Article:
Preparing your garden for spring planting can be overwhelming at first glance. Forgotten tools and winter weather can bring havoc to any garden. Areas that had once been beautiful scenes of foliage and fruit can now look starkly different after being put to bed last fall. Wake up your garden once the ground has thawed by following these steps:
Did you forget to pull a tomato cage from your garden last fall? Are you missing a hand trowel that has been covered by winter snow? Getting out to your garden and cleaning up the space is the first step to preparing your planting beds. Remove any trash that may have blown around over the winter and dead leaves that you won’t be using for mulching or compost. Make sure to cover every corner of your garden area, and focus on things that would normally be overlooked like leftover string guides, empty plant containers, or dead debris from your fall harvest.
Knowing what you want to grow this spring, and where you will be growing it, is essential in making sure that your garden space is well used. Research what types of plants you want to grow this year along with their ideal sun and soil conditions. Draw a garden plan, noting the wet and dry soil spots, and make a plan for where you will plant this year. Remember to allow adequate room for the size of a mature plant and keep in mind less plants per space is usually better for maximum growth potential. If a plant didn’t do well last year, consider changing the location of that plant. Having a plan before you ever pick up a tool is key to a successful garden season.
Starting the planting season off with a broken shovel or rake will put a damper on your excitement to garden. Take an inventory of your lawn and garden tools, and make a list as to what needs to be repaired or replaced. Using a tool that doesn’t function properly can create more work in the long run and can also be a safety hazard. Choosing tools that are well made, and maybe a bit more expensive, will pay out in the long run as you won’t need to replace them every year.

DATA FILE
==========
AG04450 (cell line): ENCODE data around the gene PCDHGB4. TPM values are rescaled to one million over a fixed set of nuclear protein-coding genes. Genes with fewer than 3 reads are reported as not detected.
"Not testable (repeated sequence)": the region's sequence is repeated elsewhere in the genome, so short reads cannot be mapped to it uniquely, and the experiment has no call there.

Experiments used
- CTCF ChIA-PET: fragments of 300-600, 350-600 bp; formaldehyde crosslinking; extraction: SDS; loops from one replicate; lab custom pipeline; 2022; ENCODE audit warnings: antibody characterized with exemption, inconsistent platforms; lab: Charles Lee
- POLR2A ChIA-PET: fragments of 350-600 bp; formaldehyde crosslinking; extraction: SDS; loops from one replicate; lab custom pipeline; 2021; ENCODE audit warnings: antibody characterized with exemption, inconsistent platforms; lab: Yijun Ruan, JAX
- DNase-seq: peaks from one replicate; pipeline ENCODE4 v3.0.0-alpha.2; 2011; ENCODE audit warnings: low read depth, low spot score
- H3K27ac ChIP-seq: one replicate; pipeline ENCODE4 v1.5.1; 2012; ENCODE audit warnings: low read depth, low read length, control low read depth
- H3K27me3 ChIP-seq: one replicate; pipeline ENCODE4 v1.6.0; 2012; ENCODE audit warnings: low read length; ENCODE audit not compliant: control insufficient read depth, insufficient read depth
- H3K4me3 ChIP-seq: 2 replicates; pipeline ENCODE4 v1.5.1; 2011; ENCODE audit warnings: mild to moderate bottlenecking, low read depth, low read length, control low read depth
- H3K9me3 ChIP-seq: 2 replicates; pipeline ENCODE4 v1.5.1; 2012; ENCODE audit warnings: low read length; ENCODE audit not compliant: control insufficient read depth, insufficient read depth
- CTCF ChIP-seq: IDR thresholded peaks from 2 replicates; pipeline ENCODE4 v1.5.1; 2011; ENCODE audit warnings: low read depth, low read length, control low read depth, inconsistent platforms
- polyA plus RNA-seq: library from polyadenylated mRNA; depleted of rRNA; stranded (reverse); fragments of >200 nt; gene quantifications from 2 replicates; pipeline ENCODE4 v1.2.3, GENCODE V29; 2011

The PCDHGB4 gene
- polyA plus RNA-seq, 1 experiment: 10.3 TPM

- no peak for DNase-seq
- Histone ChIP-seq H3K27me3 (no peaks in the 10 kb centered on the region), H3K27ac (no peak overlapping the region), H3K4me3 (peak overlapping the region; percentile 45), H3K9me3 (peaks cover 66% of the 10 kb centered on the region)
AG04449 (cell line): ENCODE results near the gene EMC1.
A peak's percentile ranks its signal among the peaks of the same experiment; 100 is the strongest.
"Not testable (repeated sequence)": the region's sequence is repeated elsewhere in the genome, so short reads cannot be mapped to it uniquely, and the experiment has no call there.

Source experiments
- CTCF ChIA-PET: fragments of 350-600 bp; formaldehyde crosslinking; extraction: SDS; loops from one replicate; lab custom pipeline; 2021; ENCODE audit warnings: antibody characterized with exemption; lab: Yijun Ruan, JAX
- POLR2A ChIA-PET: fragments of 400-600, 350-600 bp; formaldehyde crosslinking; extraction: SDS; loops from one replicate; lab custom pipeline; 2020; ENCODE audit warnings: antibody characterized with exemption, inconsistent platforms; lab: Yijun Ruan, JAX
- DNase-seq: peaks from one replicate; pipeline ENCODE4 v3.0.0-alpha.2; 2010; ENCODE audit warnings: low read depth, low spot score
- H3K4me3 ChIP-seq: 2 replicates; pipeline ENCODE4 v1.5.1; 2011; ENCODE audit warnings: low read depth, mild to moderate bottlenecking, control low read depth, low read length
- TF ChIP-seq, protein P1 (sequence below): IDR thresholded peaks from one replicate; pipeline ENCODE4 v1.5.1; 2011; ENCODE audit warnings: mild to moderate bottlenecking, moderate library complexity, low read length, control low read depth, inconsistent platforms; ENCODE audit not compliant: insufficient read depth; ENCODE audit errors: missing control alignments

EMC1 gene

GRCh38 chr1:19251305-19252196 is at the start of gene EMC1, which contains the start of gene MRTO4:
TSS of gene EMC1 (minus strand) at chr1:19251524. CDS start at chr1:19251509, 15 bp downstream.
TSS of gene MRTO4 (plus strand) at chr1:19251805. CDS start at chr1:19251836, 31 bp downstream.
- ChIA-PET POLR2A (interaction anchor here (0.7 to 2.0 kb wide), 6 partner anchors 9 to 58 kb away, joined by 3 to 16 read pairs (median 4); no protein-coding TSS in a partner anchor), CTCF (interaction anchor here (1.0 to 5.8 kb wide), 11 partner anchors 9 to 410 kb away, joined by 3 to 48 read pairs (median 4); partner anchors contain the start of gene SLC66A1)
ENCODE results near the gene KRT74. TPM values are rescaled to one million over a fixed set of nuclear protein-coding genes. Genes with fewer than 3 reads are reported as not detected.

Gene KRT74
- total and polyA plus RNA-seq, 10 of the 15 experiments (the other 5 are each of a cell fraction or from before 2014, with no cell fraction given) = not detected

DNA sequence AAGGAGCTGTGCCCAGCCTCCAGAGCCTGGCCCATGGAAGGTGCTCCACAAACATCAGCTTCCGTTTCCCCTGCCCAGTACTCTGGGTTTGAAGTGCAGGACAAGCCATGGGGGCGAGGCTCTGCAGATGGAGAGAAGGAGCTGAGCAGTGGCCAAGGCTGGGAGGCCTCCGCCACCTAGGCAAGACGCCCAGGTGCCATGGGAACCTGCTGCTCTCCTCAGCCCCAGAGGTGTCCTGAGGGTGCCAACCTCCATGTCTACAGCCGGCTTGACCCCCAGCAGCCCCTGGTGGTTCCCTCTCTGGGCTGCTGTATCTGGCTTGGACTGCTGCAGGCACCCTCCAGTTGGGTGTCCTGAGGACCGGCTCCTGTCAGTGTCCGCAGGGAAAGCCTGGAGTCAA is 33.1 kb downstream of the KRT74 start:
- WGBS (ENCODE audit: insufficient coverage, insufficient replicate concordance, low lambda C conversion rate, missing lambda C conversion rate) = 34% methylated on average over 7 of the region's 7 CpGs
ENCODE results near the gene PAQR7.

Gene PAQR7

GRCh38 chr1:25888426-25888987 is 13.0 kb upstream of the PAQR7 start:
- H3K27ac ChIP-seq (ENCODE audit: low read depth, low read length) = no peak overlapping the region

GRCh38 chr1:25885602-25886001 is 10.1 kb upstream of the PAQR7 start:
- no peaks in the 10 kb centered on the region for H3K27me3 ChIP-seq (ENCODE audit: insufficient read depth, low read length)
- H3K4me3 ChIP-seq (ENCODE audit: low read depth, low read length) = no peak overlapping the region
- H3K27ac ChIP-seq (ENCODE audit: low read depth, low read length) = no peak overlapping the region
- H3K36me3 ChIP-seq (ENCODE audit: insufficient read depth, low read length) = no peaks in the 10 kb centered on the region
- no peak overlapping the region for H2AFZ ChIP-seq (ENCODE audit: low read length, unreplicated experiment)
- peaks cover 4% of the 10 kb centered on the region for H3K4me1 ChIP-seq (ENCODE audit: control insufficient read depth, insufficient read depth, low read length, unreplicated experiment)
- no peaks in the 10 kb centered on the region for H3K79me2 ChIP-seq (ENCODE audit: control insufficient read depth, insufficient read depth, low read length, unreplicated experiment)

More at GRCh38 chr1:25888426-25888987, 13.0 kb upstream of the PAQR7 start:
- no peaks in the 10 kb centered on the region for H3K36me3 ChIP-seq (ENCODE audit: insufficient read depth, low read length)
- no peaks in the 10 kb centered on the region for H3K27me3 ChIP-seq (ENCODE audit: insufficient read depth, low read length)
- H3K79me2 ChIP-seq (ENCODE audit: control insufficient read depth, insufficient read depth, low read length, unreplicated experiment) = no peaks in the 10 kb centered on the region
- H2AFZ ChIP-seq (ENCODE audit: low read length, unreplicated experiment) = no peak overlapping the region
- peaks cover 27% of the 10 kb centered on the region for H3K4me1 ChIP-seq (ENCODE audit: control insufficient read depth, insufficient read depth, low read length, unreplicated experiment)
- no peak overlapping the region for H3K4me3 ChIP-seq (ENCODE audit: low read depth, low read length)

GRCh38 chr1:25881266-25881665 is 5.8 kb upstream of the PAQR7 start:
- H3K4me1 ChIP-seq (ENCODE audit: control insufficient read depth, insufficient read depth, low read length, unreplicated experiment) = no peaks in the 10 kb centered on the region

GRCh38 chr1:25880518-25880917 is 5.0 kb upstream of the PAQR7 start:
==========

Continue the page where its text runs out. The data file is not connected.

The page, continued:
Part of preparing your garden for spring is making sure that your plants have adequate soil to thrive in. Turn over the top of your soil, and break up the crust to allow core aeration. Aeration is important because when soil becomes too compacted it creates a barrier that doesn't allow the plant to receive the water and nutrients it needs to grow. Adding compost or fertilizer to soil is also essential in returning important nutrients back into the garden bed. Consider purchasing a soil test to make sure that your soil has the key ingredients needed for the types of plants that you will be adding.
Following these steps to preparing your garden will make your spring planting season more enjoyable. Allowing yourself time to do this prep work in your garden will also help to create a more successful garden, so you can enjoy all those fresh veggies in the months to come!
Kristina Phelan is a freelance writer and her parenting column, Mama Bear Moxie, is printed in a few newspapers across the country. She lives on a farm in the Midwest with her husband, three kiddos, and too many animals.